Eclipses Help (page 2)
Introduction to Eclipses
A Fortunate Coincidence
The fact that the Sun and the Moon are almost exactly the same angular size as we see them from Earth is a convenient coincidence, especially when it comes to eclipses of the Sun. The Moon is just about exactly the right size to blot out the Sun’s disk but little or none of the surrounding space, allowing us to see, during total solar eclipses, features of the Sun that would otherwise be invisible except from outer space. These include the corona , a pearly white mane of glowing, rarefied gases, and solar prominences , which are bright red or orange and look like flames leaping thousands of miles up from the solar surface.
Partial Solar Eclipses
The Moon’s shadow consists of two parts, called the penumbra and the umbra (the same names as are used with sunspots but with different meanings). Any object exposed to sunlight casts a shadow consisting of an umbra and a penumbra. From the point of view of an observer in the Moon’s penumbral shadow, part of the Sun is obscured, but not all. Observers within the Moon’s umbra see the entire solar disk covered up by the Moon.
The umbra of the Moon’s shadow is a long cone extending approximately 395,000 kilometers (245,000 miles) into space opposite the Sun. The penumbra extends much further from the Moon and gets wider and wider with increasing distance, as shown in Fig. 4-11. The penumbra, while much longer than the umbra, does not have infinite length; it fades away as the Moon’s apparent diameter shrinks with respect to that of the Sun. At a distance of several million miles, the penumbra dissipates as the Moon’s disk as viewed against the Sun becomes comparable with the size of a sunspot.
When an observer is located within the penumbra of the Moon’s shadow, a partial solar eclipse is observed. At the edge of the penumbra, the Moon seems to “take a bite out of the Sun.” Further within the penumbra, the Sun’s disk takes the shape of a crescent. The closer to the umbra the observer gets, the slimmer the crescent Sun becomes. However, even a narrow crescent Sun is bright and has the same observed brilliance per unit area as the full Sun. Even with three-quarters of the Sun covered by the Moon, daylight still looks quite ordinary. This is where careless observers get into trouble. The exposed portion of the Sun is likely to cause permanent eye damage if a partial eclipse is viewed directly. This is true even if 99.9 percent of the Sun is obscured. The only safe way to look at an eclipse is the hole-projection method. Punch a 1- or 2-millimeter hole in a piece of cardboard, let the Sun shine through the hole, and look at the Sun’s image on a piece of white paper held in the shadow of the cardboard. Never look at the Sun directly during an eclipse .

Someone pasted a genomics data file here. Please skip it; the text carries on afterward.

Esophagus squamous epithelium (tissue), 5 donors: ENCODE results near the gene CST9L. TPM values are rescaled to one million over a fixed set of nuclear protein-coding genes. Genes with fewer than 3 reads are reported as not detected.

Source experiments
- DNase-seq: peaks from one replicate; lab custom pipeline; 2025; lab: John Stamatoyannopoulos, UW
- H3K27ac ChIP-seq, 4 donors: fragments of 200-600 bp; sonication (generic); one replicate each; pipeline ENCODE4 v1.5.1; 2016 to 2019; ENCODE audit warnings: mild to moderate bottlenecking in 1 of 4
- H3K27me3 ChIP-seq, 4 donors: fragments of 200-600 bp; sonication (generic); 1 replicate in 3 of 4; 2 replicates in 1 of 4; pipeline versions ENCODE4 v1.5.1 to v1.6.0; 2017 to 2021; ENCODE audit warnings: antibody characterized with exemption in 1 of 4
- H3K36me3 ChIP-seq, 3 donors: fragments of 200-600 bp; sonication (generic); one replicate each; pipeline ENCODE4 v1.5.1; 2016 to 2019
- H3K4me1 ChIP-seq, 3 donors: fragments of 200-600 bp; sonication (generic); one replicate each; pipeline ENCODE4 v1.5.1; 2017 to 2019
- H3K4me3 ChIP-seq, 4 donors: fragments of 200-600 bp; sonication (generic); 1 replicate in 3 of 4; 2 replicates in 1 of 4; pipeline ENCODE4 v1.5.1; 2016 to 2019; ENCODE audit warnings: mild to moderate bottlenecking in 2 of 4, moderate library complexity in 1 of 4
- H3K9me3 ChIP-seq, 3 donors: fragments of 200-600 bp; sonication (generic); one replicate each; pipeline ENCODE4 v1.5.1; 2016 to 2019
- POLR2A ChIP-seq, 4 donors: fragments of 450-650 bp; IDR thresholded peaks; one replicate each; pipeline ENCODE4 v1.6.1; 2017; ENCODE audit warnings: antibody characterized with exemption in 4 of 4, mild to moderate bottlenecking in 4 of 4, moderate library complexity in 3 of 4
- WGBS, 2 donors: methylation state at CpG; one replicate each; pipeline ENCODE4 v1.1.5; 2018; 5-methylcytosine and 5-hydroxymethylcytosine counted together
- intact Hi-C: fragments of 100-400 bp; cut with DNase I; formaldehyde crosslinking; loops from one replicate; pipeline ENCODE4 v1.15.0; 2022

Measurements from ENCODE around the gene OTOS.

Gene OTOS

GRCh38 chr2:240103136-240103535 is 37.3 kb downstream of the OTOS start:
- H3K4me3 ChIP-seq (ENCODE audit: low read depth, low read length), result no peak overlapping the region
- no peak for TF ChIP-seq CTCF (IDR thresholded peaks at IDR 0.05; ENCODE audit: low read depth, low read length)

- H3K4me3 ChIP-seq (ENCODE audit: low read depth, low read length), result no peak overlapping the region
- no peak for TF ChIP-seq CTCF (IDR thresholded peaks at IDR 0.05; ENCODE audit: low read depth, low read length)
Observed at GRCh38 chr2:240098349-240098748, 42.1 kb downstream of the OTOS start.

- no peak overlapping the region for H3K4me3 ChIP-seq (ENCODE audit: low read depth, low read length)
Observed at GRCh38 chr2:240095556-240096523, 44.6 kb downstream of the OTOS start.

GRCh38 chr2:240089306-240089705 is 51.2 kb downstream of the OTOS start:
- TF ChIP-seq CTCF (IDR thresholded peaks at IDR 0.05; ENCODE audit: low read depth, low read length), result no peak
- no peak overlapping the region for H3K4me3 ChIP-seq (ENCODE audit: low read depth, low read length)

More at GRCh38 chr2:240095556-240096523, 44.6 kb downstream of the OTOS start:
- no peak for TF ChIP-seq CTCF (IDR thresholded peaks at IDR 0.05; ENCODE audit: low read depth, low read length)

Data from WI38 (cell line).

Total And Annular Solar Eclipses
The length of the Moon’s umbral shadow is almost exactly the same as the mean distance between Earth and the Moon. Thus, when the Moon passes between Earth and the Sun, the tip of the umbra sometimes reaches Earth’s surface, but not always. If the Moon is at perigee and Earth is at aphelion when a solar eclipse takes place, the Moon is at its largest possible angular diameter, whereas the Sun is at its smallest. This results in a spectacular total solar eclipse , and, under ideal conditions, it can last about 7 minutes.
The worst conditions for eclipses of the Sun occur when the Moon is at apogee and Earth is at perihelion. Then the Moon is at its smallest possible apparent size, and the Sun is at its largest. In this case, a total eclipse does not occur anywhere on Earth. For observers fortunate enough to have the tip of the Moon’s umbral shadow pass overhead, an annular eclipse takes place. The term annular means “ring-shaped,” a good description of the appearance of the Sun during such an event. During an annular eclipse, the landscape and sky appear as they would in ordinary daylight through dark sunglasses.
Earth, like the Moon, casts a shadow into space, but Earth’s shadow is longer and wider. The full Moon usually misses Earth’s shadow, but it sometimes enters the penumbra, and once in while it makes it into the umbra. If the Moon passes into Earth’s penumbral shadow, we usually don’t notice anything; for a few hours the full Moon might shine a little less brightly than it ought, but that is all. However, if part or all of the Moon moves into Earth’s umbral shadow, a lunar eclipse occurs, and anyone on Earth who can view the Moon will see the eclipse.
When the Moon first begins to enter Earth’s umbral shadow, the darkness “takes a bite out of the Moon” in much the same way as the Moon obscures the Sun during the beginning of a solar eclipse. The Moon might pass beneath or above the shadow core, so darkness never covers the Moon completely; in these cases we see a partial lunar eclipse . At mideclipse, the Moon seems to either “smile” or “frown” depending on which side of the umbra it passes.
The diameter of Earth’s umbral shadow at the Moon’s distance (381,000 kilometers, or 237,000 miles, on average) is several times the diameter of the Moon itself. For this reason, there is a fair chance that the Moon will plunge entirely into the umbra for a time, causing a total lunar eclipse (Fig. 4-12). These happen more often than total solar eclipses occur on Earth. The Moon rarely goes black during totality but exhibits a dim coppery or rusty glow caused by sunlight passing through Earth’s atmosphere; the redness occurs for the same reason that some sunrises or sunsets appear red. An observer on the Moon would see a total solar eclipse of a truly alien sort. Imagine it: a thin red, orange, and yellow ring hanging in a black sky filled with unblinking stars, the Moonscape aglow as if with energy of its own.
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